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Encore
A blog about living in and planning for retirement

10 Best Companies for Older Workers

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For older workers, the days of working at one company their whole career is long over. In fact, the average stint for older workers continues to shrink. Over the past 25 years, the average tenure at a company for men age 55 to 64 declined by nearly five years, from 15.3 years in 1983 to 10.1 years in 2008, according to data from the Center for Retirement Research at Boston College. “Older workers are increasingly moving from one job to another,” writes Alicia Munnell on Encore.

Of course, the current economy has made it tougher for older workers to job hop. But that doesn’t mean that burned-out boomers aren’t looking to jump ship. In fact, nearly one-third of boomers have job interviews set up or plan to in the coming year, according to a 2010 study by staffing firm Adecco.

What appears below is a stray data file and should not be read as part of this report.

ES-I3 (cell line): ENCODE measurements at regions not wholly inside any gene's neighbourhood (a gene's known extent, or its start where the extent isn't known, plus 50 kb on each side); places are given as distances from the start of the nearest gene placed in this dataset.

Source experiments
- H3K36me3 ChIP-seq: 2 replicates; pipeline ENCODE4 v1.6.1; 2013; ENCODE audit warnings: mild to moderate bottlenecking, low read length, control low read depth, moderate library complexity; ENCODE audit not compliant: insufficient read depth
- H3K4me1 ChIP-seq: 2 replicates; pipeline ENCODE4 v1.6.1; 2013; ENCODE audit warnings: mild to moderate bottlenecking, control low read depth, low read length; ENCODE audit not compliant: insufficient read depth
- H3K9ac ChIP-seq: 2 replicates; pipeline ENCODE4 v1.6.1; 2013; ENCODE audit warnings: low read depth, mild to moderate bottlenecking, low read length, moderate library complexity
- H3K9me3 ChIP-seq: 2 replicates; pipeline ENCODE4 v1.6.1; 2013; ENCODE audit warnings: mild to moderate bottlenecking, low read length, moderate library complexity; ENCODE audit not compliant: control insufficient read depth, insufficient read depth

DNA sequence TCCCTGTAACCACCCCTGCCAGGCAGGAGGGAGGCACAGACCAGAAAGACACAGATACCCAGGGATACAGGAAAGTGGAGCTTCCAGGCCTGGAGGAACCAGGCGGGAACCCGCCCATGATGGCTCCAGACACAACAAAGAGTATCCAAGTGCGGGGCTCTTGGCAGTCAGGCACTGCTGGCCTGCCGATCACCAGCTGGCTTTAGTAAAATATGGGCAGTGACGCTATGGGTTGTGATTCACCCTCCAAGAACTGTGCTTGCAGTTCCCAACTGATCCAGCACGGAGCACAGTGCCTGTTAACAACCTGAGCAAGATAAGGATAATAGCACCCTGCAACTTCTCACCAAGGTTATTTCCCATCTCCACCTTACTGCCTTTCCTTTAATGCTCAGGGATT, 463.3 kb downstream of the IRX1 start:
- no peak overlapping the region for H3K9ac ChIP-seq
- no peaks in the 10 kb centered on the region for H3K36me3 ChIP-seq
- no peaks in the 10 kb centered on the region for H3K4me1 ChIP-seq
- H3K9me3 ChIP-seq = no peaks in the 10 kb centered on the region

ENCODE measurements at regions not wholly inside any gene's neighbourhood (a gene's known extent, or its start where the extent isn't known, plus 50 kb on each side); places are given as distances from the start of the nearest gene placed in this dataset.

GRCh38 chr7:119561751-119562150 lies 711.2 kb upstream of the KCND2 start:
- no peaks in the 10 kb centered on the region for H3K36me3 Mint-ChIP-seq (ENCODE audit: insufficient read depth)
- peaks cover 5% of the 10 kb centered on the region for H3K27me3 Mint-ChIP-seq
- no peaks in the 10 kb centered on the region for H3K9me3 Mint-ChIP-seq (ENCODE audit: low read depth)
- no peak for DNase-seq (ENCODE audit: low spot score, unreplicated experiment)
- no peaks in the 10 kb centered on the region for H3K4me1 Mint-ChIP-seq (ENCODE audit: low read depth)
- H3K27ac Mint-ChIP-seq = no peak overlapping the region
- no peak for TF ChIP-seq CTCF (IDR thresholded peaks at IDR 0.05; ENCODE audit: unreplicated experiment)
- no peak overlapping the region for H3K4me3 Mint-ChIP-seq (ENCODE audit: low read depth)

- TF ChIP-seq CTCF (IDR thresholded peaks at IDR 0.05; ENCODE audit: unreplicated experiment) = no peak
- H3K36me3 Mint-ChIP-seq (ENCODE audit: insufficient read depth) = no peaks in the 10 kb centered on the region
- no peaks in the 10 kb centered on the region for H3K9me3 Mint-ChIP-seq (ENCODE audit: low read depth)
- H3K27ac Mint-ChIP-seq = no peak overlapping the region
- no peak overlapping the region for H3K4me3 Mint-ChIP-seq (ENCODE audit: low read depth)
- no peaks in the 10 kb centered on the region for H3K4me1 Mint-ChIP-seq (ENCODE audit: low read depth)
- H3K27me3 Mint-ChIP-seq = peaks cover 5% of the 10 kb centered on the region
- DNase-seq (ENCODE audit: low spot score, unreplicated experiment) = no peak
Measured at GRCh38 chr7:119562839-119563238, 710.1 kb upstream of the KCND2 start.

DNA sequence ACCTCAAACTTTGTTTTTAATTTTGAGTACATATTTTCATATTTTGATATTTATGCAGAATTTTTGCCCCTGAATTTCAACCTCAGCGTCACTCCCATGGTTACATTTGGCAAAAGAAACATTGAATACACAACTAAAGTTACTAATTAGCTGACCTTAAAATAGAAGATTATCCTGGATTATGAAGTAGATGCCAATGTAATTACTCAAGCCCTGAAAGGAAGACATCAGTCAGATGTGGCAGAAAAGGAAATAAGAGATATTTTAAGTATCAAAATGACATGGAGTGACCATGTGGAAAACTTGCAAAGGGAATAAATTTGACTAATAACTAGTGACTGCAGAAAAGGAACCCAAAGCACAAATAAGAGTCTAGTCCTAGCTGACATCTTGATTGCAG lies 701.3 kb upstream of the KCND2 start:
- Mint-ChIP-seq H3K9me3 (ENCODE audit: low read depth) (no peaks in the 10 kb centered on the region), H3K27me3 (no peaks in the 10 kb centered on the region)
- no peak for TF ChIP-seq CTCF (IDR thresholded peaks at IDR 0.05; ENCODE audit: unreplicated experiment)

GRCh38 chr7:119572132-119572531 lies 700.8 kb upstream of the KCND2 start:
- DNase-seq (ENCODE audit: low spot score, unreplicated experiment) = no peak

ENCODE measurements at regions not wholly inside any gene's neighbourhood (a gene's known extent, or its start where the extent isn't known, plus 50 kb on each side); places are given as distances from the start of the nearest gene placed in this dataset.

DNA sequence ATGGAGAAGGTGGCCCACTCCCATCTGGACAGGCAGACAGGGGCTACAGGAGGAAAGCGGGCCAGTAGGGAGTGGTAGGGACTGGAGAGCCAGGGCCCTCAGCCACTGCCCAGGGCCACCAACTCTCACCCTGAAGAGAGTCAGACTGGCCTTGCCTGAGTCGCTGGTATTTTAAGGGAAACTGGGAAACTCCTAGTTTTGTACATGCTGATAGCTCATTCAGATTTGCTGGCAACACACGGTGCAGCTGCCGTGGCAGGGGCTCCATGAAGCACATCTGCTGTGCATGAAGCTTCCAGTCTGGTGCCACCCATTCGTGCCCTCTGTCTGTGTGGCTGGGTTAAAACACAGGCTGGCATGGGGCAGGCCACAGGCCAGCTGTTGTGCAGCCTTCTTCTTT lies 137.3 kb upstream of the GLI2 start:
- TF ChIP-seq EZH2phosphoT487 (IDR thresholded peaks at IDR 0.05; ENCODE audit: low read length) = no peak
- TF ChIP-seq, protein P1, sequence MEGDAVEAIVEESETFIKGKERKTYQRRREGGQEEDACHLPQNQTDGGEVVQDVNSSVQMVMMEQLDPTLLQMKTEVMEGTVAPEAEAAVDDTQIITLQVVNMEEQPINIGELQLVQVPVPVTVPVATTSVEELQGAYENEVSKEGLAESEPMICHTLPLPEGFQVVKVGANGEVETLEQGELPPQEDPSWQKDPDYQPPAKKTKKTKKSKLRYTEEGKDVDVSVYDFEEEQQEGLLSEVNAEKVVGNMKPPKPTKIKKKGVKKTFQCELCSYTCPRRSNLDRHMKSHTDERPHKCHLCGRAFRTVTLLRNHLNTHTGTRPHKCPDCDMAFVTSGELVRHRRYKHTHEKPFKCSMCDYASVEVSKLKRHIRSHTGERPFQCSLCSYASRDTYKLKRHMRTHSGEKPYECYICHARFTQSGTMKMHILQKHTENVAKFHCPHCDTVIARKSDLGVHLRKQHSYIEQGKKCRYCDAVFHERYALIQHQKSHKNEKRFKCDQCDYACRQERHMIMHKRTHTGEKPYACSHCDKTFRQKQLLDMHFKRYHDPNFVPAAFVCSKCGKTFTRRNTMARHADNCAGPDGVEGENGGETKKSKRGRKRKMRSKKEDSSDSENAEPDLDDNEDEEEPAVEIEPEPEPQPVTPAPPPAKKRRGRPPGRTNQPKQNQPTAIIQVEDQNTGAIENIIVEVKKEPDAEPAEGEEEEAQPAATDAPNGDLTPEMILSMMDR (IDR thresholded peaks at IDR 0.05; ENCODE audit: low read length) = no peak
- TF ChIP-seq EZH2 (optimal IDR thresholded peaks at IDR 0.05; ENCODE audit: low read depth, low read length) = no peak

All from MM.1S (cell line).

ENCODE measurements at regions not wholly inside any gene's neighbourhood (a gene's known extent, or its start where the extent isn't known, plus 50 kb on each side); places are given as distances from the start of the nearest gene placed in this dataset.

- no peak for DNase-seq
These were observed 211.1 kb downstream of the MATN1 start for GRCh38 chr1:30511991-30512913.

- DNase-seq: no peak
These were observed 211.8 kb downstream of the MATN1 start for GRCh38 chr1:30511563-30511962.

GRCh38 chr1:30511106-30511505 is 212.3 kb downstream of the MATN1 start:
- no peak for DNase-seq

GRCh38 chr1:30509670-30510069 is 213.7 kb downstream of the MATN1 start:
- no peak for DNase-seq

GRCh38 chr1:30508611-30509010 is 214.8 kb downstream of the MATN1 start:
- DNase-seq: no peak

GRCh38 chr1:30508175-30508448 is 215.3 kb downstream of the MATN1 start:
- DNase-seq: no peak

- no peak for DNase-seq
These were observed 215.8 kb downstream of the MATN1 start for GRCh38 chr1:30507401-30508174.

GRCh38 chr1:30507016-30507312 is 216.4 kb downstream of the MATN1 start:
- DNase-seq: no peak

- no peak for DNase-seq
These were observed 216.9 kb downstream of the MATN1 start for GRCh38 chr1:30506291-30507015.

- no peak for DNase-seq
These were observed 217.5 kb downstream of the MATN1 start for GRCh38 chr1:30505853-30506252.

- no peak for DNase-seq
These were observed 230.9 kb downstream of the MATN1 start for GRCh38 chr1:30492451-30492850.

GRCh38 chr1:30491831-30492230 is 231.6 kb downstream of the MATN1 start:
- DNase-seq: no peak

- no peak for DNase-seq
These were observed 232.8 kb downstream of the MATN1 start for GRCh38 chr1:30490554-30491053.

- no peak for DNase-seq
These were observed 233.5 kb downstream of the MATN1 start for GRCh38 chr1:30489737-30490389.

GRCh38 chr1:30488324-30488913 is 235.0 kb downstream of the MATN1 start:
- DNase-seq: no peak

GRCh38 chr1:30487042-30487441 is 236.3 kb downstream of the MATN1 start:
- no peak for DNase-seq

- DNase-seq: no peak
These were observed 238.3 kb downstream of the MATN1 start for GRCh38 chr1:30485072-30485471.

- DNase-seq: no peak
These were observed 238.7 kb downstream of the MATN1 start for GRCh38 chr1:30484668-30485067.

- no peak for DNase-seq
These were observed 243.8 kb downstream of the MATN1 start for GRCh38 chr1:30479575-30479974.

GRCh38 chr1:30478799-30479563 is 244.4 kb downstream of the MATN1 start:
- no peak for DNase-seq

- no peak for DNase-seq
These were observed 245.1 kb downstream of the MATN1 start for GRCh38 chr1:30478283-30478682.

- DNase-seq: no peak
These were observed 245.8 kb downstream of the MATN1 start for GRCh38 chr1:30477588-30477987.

If you find yourself in that group, AARP has a new resource for you — its 2011 “Best Employers for Workers Over 50” list.  To compile the list, the organization looked at employers that had at least 50 employees and ranked them on a variety of criteria, such as how frequently they recruit older workers; how much training and education they offer them; flexible scheduling, job sharing and phased retirement options; and the quality of retirement and health benefits.

Here are AARP’s top picks for employers for older workers:

1. Scripps Health

2. Cornell University

3. National Institutes of Health

4. First Horizon National Corporation

5. West Virginia University

6. The YMCA of Greater Rochester

7. Atlantic Health System

8. Mercy Health System

9. Bon Secours Richmond Health System

10. The Aerospace Corporation

Read full list here.

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About Encore

  • Encore examines the changing nature of retirement, from new rules and guidelines for financial security to the shifting identities and priorities of today’s retirees. The blog also explores news that affects retirement, from the Wall Street Journal Digital Network and around the web. Lead bloggers are reporter Catey Hill and senior editor Jeremy Olshan. Other contributors include The Wall Street Journal’s retirement columnists Glenn Ruffenach and Anne Tergesen; the Director for the Center for Retirement Research at Boston College, Alicia Munnell; and the Director of Research for Pinnacle Advisory Group, Michael Kitces, CFP.